Veteran Parkite teacher arrived by train in 1965 |

Veteran Parkite teacher arrived by train in 1965

On St Patrick’s Day 1965, Kathleen Brandon and her girlfriend rode the train from Salt Lake City to the old depot in Park City. They spent the evening at Main Street watering holes, dancing and toasting the town’s rapidly disappearing mining culture. After a pizza and beer at the Red Banjo, they hopped the train back to the valley. It was a very different era.

The train service ended a few years later with the arrival of I-80 and the railway was abandoned. But Park City has been a touchstone for Brandon most of her life, and her home since 1994. In three weeks, she’ll end a distinguished career as a teacher in the Park City school system.

Brandon was born in La Jolla, Calif. Her father was a naval officer and her mother practiced medicine there. After her parents divorced, her mother moved with her three children to Berkley, Calif., where she earned a master’s degree in child guidance.

She counts among her most treasured childhood memories the many camping trips and outdoor adventures she shared with her mother and brothers. "I learned to ski as a kid, but preferred sitting by the fireplace in the lodge to schussing the slopes," she says. "I’m a summer being; I love to hike, bike and bask in the sun."

In 1958, Brandon’s mother moved the family to Utah, where she had deep pioneer roots. Brandon’s great-grandfather, John C. Cutler, was the second governor of Utah and her great-aunt was the state’s first female congressman.

"Unfortunately, that heritage didn’t make me want to stay in the Salt Lake Valley," notes Brandon.

After graduating from the University of Utah in 1968 with a degree in political science, she moved to Ft. Collins, Colo., to become a student activities counselor. She later took a job as director of student activities at Holy Cross College in Worchester, Mass.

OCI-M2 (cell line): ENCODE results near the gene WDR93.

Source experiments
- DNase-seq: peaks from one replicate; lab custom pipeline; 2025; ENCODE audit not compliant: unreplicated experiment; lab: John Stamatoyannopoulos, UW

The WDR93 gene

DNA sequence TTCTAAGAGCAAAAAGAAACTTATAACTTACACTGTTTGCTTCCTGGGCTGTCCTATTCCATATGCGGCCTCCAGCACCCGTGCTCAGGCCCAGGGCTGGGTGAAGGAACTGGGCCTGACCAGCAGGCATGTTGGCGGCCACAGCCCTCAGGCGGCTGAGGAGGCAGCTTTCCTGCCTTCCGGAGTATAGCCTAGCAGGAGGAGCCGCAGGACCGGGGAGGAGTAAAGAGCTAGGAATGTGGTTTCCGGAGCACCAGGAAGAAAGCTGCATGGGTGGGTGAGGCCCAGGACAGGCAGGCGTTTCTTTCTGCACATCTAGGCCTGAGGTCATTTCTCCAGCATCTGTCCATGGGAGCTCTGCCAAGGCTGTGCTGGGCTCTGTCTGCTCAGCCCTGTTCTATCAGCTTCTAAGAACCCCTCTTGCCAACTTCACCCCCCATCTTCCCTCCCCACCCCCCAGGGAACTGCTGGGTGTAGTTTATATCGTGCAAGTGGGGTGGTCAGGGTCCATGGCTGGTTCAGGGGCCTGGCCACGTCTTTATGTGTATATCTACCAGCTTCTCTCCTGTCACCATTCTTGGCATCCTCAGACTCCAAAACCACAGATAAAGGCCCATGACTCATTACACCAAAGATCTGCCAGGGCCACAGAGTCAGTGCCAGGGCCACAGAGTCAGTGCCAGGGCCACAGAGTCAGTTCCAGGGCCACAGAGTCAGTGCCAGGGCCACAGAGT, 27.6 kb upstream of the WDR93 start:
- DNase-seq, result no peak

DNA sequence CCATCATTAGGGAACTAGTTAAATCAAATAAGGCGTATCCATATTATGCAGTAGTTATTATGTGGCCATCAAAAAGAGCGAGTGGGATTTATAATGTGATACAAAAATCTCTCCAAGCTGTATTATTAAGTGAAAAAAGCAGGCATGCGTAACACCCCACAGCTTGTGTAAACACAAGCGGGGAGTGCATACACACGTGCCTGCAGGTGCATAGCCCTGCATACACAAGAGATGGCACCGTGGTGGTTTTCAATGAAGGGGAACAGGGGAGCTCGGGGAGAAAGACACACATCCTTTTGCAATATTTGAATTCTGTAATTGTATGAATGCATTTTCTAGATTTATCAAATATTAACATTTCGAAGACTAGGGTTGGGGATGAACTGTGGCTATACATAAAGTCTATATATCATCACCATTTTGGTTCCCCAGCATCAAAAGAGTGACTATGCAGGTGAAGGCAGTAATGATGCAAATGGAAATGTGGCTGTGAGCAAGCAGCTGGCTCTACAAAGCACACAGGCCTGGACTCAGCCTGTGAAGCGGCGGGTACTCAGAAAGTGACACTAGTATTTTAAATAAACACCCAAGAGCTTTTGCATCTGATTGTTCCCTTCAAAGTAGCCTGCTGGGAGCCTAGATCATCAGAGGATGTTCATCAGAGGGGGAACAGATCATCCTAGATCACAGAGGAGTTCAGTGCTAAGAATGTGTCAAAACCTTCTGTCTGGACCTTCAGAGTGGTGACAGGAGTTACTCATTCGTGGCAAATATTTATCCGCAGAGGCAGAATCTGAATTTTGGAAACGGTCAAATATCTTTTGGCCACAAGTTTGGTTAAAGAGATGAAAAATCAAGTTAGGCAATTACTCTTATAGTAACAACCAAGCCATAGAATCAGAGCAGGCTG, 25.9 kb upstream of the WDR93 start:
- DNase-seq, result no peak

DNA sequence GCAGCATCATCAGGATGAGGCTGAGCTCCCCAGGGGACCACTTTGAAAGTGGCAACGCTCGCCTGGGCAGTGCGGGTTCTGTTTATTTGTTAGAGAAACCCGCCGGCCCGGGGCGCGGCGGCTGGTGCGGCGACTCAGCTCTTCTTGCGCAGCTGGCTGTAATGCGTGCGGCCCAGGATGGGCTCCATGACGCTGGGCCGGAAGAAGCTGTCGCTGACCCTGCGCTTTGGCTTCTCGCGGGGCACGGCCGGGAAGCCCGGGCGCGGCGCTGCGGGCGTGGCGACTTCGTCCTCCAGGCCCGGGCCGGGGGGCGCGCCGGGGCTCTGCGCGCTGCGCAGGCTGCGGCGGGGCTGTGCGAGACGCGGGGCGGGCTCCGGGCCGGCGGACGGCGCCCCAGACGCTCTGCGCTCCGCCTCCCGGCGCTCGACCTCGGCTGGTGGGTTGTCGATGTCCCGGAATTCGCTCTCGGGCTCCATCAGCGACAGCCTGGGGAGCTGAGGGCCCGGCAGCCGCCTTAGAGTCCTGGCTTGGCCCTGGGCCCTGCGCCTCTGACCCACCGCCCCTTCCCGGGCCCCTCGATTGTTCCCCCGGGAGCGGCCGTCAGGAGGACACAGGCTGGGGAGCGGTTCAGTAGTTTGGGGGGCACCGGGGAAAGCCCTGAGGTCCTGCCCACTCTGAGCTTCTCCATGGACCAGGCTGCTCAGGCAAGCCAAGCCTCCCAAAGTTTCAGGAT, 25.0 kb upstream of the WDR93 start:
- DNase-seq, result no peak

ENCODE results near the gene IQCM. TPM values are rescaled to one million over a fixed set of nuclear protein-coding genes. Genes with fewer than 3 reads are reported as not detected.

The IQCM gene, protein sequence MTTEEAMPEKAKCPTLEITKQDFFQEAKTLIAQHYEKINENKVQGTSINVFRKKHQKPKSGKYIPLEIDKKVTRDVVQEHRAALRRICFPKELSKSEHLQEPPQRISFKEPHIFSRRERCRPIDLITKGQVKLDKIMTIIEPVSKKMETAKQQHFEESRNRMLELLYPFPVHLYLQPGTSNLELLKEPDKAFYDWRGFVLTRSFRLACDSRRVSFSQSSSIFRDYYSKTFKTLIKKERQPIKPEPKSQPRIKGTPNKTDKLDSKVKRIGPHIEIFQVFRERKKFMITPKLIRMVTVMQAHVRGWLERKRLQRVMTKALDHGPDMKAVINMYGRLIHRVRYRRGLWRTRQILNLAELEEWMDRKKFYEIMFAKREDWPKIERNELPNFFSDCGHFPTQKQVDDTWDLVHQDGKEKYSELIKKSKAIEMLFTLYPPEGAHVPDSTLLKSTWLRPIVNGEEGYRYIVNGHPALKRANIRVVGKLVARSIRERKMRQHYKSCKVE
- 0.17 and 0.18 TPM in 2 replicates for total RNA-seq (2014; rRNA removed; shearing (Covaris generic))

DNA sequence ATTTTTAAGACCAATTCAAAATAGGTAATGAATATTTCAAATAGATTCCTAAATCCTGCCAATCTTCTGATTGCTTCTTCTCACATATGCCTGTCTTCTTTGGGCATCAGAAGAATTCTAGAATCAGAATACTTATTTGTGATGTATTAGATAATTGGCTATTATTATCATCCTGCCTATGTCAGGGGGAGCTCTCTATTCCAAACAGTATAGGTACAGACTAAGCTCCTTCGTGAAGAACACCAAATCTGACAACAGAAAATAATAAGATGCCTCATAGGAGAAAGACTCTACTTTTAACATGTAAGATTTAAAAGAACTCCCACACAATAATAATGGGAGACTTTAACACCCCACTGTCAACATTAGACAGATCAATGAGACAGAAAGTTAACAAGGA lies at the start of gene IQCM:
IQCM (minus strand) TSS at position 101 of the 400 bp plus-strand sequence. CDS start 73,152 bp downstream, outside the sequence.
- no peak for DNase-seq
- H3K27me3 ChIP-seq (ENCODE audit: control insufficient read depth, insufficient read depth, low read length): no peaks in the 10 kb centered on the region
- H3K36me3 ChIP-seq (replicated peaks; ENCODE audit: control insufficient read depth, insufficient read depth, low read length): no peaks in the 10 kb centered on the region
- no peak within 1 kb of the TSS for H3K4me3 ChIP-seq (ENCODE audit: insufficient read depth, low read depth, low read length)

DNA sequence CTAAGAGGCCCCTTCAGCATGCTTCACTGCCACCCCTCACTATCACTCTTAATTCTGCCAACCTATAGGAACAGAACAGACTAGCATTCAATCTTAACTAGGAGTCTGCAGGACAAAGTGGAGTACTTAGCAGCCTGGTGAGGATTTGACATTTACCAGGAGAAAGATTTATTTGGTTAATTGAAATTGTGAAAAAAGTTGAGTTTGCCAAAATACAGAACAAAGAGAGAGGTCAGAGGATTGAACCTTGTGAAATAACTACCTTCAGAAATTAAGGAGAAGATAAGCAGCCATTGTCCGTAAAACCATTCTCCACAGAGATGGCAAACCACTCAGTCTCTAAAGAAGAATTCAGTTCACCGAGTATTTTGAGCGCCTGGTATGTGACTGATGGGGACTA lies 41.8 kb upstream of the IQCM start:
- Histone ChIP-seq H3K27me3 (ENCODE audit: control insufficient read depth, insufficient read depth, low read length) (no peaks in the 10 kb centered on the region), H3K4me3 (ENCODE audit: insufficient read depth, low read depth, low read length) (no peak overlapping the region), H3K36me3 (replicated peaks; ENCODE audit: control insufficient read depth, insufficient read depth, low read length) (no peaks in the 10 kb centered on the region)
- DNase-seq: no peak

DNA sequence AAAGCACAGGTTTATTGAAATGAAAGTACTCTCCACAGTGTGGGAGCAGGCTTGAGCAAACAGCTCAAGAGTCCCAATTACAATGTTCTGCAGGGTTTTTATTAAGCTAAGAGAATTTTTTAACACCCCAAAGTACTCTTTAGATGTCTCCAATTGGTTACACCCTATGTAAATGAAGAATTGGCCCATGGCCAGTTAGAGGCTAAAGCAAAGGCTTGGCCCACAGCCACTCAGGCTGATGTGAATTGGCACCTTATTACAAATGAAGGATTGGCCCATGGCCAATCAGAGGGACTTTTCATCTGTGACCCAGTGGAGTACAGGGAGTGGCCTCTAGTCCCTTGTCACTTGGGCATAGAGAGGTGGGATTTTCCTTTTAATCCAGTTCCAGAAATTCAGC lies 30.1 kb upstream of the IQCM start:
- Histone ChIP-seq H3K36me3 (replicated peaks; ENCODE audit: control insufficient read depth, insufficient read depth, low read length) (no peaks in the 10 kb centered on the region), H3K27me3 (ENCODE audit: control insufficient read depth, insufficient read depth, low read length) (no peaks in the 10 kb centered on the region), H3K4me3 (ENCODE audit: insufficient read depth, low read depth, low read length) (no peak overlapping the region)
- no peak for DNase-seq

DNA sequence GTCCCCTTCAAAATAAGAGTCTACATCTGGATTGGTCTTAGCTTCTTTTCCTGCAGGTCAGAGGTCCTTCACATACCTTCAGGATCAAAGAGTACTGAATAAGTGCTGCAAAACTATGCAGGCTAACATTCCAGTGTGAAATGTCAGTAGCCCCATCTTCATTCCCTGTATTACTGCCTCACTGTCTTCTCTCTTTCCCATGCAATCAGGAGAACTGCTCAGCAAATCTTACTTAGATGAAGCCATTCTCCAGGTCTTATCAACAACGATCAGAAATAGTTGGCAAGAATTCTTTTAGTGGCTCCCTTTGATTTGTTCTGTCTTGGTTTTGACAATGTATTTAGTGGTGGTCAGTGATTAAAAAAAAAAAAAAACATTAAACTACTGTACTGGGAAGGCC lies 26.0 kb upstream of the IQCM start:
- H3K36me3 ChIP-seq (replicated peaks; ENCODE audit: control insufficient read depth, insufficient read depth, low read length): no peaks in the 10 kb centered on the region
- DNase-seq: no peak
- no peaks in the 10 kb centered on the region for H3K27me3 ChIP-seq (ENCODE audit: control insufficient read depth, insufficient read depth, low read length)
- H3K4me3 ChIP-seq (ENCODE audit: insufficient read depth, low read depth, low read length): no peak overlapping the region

Brandon met and married her husband while at Holy Cross. With the birth of their daughter, Megan, she chose to be a stay-at-home mom. "I was raised by nannies and I didn’t want that for my kids," she explains. "Over the next 10 years I shifted gears to the life of a full-time mom."

In 1975 the family moved to Everett, Wash., where their two sons, Joe and David, were born. In 1983 the family returned to Utah to be closer to Brandon’s family. They divorced soon afterward and she and the children remained in Utah.

Brandon went back to work, taking a job as manager of three Nutri-Systems Centers. Her decision to become a teacher came in a surprising way.

"I remember sitting in the Nutri-Systems regional office discussing monthly goals of the stores and I all of a sudden blurted out that I thought I wanted to go back to school to become a teacher. Somehow I knew I could do it, even though I was single with three kids." From 1991 to ’93, Brandon pursued course work at the University of Utah and Westminster College, leading to her certification as a teacher in secondary social studies.

She completed her student-teaching requirement in Park City in 1993. Since then she has taught successively at Treasure Mountain International School (TMIS), Park City High School, Ecker Hill International Middle School and back at TMIS.